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Bart Meijer

Ševcík V: practice everything

January 17, 2013 at 1:35 PM

When practicing a piece or an etude, one is inclined to find the difficult spots and to give them extra attention. This has the psychological disadvantage that you remember the trouble you had with those passages and perhaps become afraid of them.
Not so with Ševcík. At the beginning of his repertoire studies he writes:
"Each section of the concerto should be played only when one has finished its relative study. But it lies entirely with the pupil to treat each section according to its grade of difficulty resulting from it."
There are lots of exercises for difficult passages, fewer for less difficult ones. Once you have finished them, you have never seen a difficult spot in the piece itself, and there is nothing to be afraid of.

So far the theory. In my own experience, another disaster can happpen: thinking while playing, on stage: "O dear, this must be very difficult. I could not possibly play this" and falling off the tightrope. To prevent that from happening, experience in performing is needed: play for anyone who cares to listen.

From Terry Hsu
Posted on January 20, 2013 at 3:31 PM
It seems that Sevcik's statement is a broad and idealistic one, and that yours is a practical one. Though interrelated, after evaluating the musical aspects, the goal of practicing a piece is to eliminate technique. One's goal should be to look at every part of a piece of music and not to see technical difficulty, only music.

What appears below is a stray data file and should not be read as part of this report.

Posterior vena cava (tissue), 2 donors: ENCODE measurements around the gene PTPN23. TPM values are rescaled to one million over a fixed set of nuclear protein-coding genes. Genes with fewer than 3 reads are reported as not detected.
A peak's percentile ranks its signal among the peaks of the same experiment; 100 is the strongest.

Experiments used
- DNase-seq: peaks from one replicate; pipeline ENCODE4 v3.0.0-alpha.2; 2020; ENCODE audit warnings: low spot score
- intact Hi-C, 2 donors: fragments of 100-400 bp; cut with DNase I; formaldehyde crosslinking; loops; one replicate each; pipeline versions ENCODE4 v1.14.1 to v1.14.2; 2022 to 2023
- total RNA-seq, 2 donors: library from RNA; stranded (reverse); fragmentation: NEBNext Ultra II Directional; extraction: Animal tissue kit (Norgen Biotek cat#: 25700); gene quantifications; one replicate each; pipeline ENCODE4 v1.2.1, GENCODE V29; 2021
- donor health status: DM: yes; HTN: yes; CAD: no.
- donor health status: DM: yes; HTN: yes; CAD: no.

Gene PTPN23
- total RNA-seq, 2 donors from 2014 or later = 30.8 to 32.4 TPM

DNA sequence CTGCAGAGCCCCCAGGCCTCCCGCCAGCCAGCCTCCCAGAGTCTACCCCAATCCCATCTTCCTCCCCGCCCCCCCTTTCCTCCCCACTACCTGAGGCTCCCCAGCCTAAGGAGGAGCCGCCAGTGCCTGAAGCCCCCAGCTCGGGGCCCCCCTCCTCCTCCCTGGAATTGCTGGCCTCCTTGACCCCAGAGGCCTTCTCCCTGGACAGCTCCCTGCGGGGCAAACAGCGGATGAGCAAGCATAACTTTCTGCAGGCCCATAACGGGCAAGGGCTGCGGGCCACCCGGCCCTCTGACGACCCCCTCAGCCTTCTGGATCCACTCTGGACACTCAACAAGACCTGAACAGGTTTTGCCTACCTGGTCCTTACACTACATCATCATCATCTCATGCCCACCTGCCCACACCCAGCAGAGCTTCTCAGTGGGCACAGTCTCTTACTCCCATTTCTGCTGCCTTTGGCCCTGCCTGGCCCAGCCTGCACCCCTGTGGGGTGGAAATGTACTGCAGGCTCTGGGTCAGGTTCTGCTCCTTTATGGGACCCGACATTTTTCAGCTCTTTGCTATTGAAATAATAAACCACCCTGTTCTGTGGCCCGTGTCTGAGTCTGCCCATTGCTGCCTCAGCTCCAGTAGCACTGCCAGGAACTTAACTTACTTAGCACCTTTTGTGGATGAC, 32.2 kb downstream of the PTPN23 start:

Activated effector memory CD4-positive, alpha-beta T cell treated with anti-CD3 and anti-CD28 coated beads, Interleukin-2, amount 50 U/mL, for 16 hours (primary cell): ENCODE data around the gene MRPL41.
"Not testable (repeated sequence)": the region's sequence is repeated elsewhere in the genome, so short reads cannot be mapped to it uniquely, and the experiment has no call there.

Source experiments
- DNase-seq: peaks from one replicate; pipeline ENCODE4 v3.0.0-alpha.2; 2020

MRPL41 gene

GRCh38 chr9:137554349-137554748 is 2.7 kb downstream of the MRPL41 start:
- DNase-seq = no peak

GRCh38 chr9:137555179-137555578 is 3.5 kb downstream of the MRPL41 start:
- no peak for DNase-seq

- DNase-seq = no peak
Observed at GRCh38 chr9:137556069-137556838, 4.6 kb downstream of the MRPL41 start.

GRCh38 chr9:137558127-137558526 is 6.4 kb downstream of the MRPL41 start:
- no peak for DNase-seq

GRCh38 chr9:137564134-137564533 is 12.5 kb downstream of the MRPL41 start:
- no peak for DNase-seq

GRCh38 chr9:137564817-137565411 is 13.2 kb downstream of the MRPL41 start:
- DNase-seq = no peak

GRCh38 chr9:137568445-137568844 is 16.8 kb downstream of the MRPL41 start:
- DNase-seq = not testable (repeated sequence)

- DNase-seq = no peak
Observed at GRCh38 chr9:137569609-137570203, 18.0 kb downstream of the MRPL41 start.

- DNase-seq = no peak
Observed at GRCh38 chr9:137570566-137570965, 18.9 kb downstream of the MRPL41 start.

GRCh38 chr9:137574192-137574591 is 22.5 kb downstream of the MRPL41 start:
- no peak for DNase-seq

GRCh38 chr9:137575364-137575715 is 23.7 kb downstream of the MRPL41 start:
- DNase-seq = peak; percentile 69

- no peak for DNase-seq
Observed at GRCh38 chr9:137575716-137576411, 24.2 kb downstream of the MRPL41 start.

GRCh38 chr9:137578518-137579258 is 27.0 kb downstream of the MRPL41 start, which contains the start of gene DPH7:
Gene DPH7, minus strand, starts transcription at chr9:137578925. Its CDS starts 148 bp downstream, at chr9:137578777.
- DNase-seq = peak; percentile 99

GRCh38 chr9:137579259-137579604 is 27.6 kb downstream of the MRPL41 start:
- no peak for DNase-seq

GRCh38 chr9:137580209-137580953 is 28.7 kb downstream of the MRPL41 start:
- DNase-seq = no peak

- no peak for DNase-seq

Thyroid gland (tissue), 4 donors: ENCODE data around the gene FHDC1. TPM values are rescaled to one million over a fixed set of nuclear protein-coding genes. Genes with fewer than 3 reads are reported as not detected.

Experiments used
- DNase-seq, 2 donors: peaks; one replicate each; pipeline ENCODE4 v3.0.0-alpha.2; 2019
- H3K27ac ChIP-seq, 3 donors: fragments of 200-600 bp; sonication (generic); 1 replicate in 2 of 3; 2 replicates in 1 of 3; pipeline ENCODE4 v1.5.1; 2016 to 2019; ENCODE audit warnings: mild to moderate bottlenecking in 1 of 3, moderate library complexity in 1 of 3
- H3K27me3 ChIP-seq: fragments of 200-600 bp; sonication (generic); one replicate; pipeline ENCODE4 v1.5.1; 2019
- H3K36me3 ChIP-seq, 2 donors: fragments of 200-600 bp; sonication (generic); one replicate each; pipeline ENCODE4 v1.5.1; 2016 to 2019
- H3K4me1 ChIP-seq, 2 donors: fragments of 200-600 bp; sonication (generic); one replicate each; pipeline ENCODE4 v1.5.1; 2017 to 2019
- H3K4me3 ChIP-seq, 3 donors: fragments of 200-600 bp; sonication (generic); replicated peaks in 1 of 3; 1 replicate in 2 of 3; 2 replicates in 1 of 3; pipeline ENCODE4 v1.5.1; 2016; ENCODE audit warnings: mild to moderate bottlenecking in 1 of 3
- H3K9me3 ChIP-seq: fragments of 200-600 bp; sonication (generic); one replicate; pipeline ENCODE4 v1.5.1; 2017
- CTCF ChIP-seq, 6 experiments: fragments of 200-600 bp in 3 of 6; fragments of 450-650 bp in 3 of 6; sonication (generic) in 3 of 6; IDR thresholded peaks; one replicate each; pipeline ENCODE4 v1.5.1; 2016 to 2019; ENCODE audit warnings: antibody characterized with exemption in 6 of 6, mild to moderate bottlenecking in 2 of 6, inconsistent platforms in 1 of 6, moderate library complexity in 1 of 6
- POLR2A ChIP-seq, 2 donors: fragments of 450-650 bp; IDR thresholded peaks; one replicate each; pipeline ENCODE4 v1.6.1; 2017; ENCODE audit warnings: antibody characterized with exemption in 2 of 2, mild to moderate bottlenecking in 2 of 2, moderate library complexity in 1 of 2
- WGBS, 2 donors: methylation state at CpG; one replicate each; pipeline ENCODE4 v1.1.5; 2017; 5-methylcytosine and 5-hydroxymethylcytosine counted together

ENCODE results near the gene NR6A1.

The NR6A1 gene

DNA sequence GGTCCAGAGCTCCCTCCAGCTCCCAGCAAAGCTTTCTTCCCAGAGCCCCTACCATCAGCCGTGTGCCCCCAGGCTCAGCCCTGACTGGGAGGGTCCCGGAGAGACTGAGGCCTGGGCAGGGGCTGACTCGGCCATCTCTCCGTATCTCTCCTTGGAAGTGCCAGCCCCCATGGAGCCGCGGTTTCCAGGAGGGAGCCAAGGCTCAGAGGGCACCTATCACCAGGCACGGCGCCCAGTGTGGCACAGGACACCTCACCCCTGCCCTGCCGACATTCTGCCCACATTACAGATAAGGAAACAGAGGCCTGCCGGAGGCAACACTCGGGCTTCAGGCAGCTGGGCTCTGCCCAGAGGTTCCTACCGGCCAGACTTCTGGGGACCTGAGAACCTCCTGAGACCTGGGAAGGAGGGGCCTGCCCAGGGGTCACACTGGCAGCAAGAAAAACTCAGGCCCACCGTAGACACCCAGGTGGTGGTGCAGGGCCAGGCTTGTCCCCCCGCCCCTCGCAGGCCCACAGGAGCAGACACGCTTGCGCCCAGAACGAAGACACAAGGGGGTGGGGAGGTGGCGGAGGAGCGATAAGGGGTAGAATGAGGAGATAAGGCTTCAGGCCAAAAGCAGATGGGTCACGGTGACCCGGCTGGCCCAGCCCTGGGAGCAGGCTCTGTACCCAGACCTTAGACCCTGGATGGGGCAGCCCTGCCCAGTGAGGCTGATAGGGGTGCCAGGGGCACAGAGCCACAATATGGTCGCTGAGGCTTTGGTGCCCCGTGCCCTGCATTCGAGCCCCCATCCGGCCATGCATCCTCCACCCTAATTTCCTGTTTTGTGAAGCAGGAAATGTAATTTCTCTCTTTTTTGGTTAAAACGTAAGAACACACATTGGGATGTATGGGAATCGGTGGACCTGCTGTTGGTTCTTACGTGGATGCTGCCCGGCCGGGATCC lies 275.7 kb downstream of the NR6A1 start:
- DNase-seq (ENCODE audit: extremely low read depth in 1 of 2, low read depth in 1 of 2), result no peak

Sevcik doesn't address specific technical problems in any particular piece of music, it addresses them in a more comprehensive way, such as a particular bowing for all music.

While I agree that one should practice all parts of a piece, it seems unavoidable to focus on the problem spots. Perhaps the main problem about focusing on the difficult parts of a piece lies not in doing so, it lies in the manner in which we approach it.

I have a tendency to practice a difficult part too quickly at first, recognize the problems, then start exploring it. Perhaps I need to take a more strategic approach to problem spots, and preemptively practice them much more slowly beforehand. In this way, one can avoid reinforcing bad habits developed by practicing them too quickly beforehand. If one can practice them in such a way that they are essentially unrecognizable when brought to a performance speed, then a passage doesn't acquire the psychological disadvantage of being reinforced as difficult.

So, in short, I think that both are important. Performing is great to get one's nerves out. And, as you say, one tends to get nervous about the most challenging parts of a piece. One needs to practice those sections intelligently so as not to reinforce bad habits and create fear of those sections. Sevcik's studies exist to eliminate technical difficulty in a comprehensive sense. Sevcik can help you grow your technique in a broad sense. But to play a piece, you need to practice that piece. If you succeed at eliminating technical difficulty in a piece, then you're looking at pure music.

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